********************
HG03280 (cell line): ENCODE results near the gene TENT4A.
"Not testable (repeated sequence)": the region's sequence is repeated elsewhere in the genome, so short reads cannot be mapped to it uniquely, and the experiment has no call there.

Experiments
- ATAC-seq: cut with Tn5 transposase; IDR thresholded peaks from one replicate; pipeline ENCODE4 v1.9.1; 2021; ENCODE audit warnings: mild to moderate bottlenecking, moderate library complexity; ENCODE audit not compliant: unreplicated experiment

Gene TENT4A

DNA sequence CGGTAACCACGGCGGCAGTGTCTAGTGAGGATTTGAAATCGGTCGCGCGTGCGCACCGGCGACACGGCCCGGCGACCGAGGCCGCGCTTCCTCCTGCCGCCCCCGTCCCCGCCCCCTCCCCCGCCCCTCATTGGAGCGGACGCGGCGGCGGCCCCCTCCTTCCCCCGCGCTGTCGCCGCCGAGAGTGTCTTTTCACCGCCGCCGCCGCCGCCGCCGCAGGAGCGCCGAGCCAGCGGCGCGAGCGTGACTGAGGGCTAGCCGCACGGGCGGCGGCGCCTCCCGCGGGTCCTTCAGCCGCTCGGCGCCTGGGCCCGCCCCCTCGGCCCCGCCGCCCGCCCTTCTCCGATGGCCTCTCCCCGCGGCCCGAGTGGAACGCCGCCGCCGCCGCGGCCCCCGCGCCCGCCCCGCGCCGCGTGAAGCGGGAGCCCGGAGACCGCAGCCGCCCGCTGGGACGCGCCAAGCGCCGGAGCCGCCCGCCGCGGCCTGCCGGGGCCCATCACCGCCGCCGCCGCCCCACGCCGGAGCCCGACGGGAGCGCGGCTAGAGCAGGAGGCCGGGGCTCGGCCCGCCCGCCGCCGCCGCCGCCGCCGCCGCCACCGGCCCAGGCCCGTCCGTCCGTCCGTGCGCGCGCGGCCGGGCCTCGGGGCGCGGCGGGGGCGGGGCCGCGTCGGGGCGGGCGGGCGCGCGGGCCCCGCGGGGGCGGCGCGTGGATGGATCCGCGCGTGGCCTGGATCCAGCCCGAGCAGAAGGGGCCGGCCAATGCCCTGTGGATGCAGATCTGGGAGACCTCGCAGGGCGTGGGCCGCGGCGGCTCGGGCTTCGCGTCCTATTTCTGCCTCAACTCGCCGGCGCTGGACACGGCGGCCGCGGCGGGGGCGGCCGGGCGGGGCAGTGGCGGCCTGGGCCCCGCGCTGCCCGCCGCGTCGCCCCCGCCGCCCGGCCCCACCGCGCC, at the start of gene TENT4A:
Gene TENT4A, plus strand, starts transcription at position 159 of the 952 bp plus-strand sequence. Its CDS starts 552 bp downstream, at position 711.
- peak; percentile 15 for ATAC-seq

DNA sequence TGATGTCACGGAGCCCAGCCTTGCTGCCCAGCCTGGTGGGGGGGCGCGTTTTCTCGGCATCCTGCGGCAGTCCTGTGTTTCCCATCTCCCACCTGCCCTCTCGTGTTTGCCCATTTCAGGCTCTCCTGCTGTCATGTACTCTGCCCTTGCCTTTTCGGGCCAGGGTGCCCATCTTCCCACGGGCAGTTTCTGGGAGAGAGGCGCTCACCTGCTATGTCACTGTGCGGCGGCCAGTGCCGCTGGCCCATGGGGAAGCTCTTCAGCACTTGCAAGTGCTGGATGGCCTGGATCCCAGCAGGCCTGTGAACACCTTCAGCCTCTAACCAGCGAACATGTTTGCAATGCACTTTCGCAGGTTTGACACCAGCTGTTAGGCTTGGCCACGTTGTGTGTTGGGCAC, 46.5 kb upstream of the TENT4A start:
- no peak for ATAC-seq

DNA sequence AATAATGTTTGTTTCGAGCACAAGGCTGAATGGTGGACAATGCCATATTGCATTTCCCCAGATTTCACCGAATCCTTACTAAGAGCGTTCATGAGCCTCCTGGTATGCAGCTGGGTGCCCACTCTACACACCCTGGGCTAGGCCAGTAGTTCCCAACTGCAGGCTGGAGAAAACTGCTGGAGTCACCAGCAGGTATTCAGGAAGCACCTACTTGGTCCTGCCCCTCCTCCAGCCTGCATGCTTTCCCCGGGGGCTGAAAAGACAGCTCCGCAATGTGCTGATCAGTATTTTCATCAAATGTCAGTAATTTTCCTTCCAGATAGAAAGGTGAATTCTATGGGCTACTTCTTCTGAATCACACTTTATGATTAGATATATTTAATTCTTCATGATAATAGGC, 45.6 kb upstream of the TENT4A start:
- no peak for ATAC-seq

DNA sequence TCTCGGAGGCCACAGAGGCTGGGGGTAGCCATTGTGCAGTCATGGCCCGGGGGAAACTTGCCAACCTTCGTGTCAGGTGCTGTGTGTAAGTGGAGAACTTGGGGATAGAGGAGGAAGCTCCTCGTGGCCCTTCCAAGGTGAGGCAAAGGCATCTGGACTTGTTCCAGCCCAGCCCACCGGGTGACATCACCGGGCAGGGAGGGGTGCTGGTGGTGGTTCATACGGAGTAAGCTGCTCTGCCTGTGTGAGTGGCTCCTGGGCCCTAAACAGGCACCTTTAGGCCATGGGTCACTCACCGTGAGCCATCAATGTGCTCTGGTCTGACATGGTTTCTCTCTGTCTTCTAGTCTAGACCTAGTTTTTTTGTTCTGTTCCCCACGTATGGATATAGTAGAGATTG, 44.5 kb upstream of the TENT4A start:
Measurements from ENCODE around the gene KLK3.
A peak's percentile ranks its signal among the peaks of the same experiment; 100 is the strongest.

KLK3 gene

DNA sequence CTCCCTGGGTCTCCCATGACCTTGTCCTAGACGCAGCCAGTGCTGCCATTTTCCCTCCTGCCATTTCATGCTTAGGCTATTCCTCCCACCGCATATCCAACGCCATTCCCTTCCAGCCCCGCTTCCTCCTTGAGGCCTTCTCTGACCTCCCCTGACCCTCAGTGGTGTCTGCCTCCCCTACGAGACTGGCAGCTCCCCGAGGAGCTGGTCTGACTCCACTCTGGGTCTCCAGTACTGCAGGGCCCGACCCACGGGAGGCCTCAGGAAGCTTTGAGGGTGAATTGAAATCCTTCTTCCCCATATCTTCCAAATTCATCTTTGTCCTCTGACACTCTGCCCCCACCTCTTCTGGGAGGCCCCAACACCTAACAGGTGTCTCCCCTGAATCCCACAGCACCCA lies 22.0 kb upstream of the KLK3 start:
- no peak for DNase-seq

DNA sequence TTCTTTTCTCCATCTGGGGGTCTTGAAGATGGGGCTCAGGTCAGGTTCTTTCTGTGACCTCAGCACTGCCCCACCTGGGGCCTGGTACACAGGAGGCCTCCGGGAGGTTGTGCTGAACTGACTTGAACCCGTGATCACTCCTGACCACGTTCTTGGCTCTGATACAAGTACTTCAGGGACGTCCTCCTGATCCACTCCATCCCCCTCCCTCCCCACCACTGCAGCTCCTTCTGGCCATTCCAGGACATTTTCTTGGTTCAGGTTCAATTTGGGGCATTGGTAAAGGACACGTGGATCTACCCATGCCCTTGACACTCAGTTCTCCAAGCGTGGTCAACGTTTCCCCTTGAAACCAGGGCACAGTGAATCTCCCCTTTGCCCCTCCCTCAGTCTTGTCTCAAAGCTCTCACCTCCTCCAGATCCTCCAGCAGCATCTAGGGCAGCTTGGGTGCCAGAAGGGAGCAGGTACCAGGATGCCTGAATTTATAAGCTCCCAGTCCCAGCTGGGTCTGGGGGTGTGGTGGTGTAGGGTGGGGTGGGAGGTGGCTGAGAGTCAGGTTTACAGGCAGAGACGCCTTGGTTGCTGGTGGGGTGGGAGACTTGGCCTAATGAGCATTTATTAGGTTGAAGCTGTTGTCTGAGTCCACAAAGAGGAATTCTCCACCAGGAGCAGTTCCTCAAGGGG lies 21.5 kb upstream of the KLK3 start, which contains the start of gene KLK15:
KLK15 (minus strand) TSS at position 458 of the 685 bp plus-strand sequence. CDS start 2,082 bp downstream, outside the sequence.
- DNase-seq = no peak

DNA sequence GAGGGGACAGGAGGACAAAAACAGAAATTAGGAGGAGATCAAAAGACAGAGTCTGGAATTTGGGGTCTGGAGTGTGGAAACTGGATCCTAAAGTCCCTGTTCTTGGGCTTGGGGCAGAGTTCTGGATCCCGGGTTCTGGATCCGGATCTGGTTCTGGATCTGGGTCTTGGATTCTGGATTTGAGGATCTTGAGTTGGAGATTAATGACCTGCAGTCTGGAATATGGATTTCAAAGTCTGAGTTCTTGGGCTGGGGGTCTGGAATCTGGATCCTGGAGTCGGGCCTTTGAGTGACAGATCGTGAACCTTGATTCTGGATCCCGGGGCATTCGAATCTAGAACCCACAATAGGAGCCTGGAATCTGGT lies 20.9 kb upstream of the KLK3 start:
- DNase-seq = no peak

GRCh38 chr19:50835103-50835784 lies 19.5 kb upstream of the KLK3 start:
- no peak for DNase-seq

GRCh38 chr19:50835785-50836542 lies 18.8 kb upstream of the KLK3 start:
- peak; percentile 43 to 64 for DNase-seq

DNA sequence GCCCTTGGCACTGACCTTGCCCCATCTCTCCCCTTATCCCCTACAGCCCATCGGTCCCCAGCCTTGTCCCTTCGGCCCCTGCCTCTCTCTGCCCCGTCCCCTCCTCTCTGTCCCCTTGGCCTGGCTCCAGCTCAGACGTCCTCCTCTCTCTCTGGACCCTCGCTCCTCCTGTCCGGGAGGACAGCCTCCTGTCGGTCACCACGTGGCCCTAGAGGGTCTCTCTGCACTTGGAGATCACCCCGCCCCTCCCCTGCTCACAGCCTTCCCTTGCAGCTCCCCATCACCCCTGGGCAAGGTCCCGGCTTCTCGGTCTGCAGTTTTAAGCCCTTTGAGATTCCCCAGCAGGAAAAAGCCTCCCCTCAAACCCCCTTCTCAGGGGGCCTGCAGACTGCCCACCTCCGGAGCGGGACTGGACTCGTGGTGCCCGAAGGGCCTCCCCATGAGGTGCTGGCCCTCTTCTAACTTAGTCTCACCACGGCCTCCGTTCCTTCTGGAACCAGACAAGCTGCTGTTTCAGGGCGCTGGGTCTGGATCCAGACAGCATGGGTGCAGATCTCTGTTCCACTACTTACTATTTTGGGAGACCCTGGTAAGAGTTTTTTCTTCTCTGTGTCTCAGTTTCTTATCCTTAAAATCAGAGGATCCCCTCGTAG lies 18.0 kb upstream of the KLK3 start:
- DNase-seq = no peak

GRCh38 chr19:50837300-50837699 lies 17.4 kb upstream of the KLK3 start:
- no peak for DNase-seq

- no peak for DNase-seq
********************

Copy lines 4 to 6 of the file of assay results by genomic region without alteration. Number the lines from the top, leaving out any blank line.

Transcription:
- ATAC-seq: cut with Tn5 transposase; IDR thresholded peaks from one replicate; pipeline ENCODE4 v1.9.1; 2021; ENCODE audit warnings: mild to moderate bottlenecking, moderate library complexity; ENCODE audit not compliant: unreplicated experiment

Gene TENT4A

DNA sequence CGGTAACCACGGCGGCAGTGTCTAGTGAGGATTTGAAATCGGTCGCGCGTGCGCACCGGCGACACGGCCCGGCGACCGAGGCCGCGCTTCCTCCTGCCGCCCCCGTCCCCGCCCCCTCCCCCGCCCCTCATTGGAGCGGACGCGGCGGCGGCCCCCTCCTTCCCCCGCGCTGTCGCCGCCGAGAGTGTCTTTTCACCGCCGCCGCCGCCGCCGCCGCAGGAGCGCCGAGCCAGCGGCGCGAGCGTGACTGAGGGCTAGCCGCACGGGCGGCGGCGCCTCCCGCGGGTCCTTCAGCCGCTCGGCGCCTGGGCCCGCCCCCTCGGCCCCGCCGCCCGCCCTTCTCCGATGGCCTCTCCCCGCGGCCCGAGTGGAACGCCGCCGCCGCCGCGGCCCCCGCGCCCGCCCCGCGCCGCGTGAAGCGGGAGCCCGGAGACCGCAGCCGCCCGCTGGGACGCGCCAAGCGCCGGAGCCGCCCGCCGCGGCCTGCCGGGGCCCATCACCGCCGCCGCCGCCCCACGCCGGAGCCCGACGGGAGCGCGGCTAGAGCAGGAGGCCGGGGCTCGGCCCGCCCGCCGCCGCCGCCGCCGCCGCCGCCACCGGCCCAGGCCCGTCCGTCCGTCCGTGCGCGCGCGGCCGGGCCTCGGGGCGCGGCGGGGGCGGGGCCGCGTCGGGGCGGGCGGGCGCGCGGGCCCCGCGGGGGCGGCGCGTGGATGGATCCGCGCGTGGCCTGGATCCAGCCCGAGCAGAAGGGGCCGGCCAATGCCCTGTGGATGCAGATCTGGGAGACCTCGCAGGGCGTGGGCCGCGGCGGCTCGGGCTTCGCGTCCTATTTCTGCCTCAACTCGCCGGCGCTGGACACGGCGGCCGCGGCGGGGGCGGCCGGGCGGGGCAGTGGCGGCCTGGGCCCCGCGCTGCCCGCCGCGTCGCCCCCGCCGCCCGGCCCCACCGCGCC, at the start of gene TENT4A: